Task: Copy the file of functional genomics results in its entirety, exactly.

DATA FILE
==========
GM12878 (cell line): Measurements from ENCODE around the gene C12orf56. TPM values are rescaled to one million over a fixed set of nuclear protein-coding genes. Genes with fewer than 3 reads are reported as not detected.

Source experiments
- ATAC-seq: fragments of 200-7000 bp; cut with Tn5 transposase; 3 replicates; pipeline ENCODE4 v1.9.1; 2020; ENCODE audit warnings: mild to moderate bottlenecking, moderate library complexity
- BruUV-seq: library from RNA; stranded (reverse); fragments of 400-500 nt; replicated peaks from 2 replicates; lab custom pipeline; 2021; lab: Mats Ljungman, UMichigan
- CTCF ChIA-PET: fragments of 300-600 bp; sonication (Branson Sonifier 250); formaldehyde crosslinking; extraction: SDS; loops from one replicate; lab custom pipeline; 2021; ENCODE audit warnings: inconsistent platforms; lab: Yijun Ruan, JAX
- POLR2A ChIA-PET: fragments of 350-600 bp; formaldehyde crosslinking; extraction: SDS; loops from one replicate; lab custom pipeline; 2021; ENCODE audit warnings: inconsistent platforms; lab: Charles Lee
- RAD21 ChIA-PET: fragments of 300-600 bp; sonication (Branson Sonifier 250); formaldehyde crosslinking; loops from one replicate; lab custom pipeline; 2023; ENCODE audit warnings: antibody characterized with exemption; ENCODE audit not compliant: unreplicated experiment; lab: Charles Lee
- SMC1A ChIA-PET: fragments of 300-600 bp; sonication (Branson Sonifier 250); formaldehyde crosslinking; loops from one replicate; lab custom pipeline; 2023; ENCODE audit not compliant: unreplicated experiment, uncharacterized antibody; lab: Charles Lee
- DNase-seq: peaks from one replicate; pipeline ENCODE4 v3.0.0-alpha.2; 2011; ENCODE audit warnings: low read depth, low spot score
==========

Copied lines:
GM12878 (cell line): Measurements from ENCODE around the gene C12orf56. TPM values are rescaled to one million over a fixed set of nuclear protein-coding genes. Genes with fewer than 3 reads are reported as not detected.

Source experiments
- ATAC-seq: fragments of 200-7000 bp; cut with Tn5 transposase; 3 replicates; pipeline ENCODE4 v1.9.1; 2020; ENCODE audit warnings: mild to moderate bottlenecking, moderate library complexity
- BruUV-seq: library from RNA; stranded (reverse); fragments of 400-500 nt; replicated peaks from 2 replicates; lab custom pipeline; 2021; lab: Mats Ljungman, UMichigan
- CTCF ChIA-PET: fragments of 300-600 bp; sonication (Branson Sonifier 250); formaldehyde crosslinking; extraction: SDS; loops from one replicate; lab custom pipeline; 2021; ENCODE audit warnings: inconsistent platforms; lab: Yijun Ruan, JAX
- POLR2A ChIA-PET: fragments of 350-600 bp; formaldehyde crosslinking; extraction: SDS; loops from one replicate; lab custom pipeline; 2021; ENCODE audit warnings: inconsistent platforms; lab: Charles Lee
- RAD21 ChIA-PET: fragments of 300-600 bp; sonication (Branson Sonifier 250); formaldehyde crosslinking; loops from one replicate; lab custom pipeline; 2023; ENCODE audit warnings: antibody characterized with exemption; ENCODE audit not compliant: unreplicated experiment; lab: Charles Lee
- SMC1A ChIA-PET: fragments of 300-600 bp; sonication (Branson Sonifier 250); formaldehyde crosslinking; loops from one replicate; lab custom pipeline; 2023; ENCODE audit not compliant: unreplicated experiment, uncharacterized antibody; lab: Charles Lee
- DNase-seq: peaks from one replicate; pipeline ENCODE4 v3.0.0-alpha.2; 2011; ENCODE audit warnings: low read depth, low spot score